personification of the perfect valet, 1930, from character in P.G. Wodehouse’s novels.
A servant who appears in comic novels and short stories about the English upper classes by P. G. Wodehouse, a twentieth-century British author who spent most of his life in the United States.
/ˈdʒiːvzɪən/ adjective 1. of, relating to, or like the butler Jeeves, who was, in the fiction of P. G. Wodehouse, a master of tact, euphemism, and ingenuity
[jeez] /dʒiz/ interjection 1. (used as a mild expression of surprise, disappointment, astonishment, etc.) also jeeze, 1922, American English, euphemistic corruption Jesus. interjection (also jeez or Jeeze or jeeze or Jees or jees or jeezy-peezy or Jeezy-peezy) An exclamation of surprise, dismay, emphasis, etc; jeepers creepers [entry form 1923+, jeeze 1920+, jees 1931+, jeezy-peezy 1942+; […]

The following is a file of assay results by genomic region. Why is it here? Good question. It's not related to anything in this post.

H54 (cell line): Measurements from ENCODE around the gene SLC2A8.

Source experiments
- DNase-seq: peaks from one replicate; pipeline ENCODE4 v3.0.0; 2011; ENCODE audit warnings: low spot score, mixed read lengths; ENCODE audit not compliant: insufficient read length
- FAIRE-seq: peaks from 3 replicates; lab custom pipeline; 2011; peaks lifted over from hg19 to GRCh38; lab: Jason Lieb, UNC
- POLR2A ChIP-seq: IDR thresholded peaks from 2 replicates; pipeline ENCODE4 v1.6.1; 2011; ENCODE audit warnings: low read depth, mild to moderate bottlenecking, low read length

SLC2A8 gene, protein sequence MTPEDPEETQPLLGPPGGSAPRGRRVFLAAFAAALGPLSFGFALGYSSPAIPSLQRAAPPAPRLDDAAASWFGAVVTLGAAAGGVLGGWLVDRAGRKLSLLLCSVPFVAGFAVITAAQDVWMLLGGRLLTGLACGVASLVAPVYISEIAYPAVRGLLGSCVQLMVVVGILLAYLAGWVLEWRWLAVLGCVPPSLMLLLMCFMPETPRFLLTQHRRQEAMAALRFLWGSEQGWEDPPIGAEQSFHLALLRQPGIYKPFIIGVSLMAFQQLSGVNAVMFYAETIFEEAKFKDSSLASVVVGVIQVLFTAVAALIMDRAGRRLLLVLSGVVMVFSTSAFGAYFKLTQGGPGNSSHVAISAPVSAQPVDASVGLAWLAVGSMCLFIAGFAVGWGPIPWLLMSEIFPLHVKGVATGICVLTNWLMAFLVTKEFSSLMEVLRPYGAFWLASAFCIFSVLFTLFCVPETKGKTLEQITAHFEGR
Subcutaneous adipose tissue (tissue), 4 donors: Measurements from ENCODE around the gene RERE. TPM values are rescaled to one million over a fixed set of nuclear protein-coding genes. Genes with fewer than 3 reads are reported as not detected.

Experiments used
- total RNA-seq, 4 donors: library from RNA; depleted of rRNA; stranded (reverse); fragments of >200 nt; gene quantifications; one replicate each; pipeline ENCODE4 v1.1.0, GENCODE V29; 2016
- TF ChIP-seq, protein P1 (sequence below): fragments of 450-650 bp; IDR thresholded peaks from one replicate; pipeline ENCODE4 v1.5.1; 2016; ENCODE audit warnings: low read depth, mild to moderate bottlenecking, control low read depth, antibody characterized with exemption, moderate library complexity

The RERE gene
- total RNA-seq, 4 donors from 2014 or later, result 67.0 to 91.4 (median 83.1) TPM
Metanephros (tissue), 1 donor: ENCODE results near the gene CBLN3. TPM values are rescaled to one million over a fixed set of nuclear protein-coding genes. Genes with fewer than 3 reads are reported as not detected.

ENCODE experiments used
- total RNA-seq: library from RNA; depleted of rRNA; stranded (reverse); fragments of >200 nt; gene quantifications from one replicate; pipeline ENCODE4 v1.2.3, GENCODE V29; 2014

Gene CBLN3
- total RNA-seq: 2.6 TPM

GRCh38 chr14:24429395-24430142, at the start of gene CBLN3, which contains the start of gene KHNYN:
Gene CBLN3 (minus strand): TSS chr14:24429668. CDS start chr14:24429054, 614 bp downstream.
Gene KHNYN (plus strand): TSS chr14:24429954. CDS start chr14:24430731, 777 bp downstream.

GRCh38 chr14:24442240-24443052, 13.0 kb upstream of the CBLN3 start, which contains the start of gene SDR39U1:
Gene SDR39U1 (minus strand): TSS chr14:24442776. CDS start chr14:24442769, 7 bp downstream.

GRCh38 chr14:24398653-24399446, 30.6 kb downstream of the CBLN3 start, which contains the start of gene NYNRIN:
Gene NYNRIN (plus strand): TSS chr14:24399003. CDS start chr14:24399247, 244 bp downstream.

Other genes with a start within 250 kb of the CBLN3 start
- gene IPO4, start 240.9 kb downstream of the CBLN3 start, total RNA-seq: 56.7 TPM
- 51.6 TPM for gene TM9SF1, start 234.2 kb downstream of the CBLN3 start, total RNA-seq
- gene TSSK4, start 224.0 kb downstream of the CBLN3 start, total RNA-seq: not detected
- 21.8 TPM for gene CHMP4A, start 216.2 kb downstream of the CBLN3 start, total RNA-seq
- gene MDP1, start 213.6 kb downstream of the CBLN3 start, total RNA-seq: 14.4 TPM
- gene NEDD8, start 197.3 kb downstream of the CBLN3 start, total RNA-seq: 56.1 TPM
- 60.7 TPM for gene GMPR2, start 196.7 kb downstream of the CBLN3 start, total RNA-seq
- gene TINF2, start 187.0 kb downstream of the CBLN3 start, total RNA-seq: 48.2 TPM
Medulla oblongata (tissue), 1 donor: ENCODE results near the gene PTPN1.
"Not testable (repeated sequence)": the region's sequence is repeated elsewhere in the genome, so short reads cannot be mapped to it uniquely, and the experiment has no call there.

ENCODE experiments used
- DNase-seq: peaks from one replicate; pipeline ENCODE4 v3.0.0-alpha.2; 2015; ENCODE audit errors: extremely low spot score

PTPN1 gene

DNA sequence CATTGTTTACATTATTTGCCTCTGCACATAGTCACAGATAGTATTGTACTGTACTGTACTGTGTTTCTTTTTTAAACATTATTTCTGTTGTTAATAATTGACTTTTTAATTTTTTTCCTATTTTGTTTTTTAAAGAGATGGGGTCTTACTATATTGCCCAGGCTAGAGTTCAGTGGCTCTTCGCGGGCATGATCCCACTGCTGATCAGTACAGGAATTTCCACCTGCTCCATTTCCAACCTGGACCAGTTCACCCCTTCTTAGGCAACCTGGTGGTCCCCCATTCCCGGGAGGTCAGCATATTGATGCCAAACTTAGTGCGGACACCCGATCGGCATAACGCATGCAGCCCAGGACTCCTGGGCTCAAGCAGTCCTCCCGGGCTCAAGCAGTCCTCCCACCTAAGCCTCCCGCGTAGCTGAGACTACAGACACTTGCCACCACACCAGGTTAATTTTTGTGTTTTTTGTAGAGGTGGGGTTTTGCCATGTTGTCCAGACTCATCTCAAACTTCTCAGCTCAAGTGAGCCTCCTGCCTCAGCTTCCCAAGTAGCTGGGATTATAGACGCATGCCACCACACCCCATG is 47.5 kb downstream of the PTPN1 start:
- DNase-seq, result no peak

[he-fe; English hey-fey] /ˈhɛ fɛ; English ˈheɪ feɪ/ noun, plural jefes [he-fes; English hey-feyz] /ˈhɛ fɛs; English ˈheɪ feɪz/ (Show IPA). Spanish. 1. leader; chief; boss. /Spanish ˈxefe/ noun 1. (in Spanish-speaking countries) a military or political leader
[jef] /dʒɛf/ noun 1. a male given name, form of . /dʒɛf/ verb (transitive) (Austral, slang) 1. to downsize or close down (an organization) 2. to reduce (staff numbers) or dismiss (an employee) 3. to spoil or destroy ruthlessly shortened or familiar form of masc. proper name Jeffrey; in early to mid-20c., sometimes used by […]